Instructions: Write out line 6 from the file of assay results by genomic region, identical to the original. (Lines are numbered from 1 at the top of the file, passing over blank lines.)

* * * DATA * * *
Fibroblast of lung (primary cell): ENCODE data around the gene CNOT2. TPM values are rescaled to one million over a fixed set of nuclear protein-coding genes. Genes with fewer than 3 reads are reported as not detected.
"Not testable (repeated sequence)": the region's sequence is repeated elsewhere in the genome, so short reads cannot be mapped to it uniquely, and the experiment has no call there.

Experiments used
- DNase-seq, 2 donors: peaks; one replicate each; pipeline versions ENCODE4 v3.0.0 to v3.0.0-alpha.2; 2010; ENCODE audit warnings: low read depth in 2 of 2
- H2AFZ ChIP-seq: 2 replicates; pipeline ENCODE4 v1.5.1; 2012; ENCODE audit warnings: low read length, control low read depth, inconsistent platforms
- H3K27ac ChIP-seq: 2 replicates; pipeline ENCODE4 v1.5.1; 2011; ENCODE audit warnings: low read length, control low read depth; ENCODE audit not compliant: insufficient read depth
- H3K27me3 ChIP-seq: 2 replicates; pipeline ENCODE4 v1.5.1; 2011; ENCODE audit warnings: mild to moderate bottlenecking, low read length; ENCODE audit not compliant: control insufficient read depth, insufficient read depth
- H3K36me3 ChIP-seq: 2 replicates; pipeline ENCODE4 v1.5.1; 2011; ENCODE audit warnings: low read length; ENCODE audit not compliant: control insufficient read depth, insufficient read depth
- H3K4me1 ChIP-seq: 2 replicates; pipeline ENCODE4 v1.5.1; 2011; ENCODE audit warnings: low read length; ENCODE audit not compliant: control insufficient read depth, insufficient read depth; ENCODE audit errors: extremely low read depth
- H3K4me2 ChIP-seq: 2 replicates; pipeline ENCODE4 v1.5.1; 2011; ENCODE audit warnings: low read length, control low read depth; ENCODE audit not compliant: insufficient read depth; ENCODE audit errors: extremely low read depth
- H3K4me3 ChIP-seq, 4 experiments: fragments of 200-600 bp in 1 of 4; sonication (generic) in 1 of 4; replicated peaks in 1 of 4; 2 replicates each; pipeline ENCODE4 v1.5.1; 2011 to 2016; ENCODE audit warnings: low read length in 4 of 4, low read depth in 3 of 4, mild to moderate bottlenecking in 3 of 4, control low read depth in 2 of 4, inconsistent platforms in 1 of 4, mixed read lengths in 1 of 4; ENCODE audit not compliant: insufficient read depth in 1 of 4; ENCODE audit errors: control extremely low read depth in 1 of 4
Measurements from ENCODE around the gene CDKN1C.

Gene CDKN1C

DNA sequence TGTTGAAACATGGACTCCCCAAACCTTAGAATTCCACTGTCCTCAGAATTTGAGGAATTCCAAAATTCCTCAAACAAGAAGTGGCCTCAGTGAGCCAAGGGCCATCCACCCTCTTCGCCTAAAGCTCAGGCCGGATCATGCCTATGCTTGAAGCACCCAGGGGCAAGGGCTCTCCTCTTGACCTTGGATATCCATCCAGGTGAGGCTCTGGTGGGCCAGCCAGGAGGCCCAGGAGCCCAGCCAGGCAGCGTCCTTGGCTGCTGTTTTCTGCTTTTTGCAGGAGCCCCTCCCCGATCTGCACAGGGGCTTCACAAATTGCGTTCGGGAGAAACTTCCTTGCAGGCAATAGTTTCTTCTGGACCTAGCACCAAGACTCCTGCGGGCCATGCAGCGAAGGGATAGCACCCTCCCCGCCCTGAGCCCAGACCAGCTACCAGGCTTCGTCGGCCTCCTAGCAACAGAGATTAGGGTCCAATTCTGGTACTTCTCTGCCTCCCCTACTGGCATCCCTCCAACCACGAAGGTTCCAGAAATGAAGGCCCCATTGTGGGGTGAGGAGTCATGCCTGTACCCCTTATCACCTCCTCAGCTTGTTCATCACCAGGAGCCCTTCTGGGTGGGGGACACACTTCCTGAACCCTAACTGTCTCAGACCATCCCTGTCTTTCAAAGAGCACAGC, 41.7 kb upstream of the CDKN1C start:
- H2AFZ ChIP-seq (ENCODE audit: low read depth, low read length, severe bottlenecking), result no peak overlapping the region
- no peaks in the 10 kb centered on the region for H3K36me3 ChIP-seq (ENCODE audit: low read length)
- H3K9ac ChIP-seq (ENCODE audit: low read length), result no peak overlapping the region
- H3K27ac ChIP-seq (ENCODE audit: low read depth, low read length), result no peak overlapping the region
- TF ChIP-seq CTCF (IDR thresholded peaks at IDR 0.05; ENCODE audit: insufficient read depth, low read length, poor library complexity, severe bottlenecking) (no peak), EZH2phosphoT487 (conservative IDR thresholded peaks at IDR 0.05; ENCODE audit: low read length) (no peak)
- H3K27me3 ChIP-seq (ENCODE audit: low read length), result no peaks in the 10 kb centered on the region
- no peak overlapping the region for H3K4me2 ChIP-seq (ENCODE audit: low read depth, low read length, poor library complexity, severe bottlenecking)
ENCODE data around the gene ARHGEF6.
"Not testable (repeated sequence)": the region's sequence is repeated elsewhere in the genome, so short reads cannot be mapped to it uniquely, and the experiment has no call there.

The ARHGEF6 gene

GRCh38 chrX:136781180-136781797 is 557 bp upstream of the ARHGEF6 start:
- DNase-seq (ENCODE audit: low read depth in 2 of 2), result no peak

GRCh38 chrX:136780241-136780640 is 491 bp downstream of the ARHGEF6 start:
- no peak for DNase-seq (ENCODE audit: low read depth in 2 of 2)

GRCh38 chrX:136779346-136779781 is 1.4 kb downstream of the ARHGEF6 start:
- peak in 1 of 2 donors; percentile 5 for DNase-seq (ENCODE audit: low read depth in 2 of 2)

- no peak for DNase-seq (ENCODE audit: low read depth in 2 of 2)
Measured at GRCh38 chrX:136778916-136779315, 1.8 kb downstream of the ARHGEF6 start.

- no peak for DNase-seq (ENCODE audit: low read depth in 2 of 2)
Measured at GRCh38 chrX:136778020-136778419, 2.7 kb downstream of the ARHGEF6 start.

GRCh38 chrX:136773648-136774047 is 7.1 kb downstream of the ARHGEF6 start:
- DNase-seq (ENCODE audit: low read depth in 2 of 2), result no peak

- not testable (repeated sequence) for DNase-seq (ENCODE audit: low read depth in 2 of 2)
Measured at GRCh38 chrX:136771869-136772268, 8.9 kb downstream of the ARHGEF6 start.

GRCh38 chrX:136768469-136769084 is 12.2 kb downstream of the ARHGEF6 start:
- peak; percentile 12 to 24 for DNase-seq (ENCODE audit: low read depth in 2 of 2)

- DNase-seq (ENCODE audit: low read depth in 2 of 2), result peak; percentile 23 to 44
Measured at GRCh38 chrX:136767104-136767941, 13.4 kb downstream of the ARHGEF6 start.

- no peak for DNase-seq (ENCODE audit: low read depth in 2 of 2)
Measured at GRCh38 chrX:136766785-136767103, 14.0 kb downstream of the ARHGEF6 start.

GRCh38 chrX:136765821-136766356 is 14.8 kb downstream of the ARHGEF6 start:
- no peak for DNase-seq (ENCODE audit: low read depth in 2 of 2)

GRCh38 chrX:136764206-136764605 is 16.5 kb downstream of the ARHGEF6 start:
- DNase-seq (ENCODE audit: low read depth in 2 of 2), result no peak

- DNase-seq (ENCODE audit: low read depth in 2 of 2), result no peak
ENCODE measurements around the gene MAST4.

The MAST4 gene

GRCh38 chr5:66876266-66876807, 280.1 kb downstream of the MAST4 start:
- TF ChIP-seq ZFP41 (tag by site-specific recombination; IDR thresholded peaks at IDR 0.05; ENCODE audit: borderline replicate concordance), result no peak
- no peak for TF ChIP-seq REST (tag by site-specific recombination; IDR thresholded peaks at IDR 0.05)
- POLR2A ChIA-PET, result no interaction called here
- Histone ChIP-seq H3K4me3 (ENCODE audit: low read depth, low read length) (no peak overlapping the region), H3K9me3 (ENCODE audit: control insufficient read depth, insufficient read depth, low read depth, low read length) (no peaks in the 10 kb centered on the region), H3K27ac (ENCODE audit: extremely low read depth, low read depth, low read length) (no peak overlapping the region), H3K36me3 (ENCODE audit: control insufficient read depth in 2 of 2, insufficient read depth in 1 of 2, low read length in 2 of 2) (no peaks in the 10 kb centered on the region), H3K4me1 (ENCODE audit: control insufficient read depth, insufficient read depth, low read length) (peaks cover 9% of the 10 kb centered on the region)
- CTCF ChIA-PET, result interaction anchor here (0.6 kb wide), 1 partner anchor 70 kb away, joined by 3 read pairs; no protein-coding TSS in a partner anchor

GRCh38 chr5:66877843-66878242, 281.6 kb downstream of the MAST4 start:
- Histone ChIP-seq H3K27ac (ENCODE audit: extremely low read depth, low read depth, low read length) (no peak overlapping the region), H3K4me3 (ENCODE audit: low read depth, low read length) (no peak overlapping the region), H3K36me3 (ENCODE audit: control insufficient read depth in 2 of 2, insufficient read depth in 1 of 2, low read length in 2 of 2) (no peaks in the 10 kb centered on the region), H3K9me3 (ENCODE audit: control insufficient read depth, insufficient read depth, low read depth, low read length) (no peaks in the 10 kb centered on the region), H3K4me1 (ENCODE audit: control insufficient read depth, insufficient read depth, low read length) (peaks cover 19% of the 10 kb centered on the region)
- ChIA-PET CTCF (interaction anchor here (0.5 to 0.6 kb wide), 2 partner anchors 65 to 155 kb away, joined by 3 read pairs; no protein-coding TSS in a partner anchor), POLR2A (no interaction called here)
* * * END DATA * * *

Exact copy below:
- H3K27ac ChIP-seq: 2 replicates; pipeline ENCODE4 v1.5.1; 2011; ENCODE audit warnings: low read length, control low read depth; ENCODE audit not compliant: insufficient read depth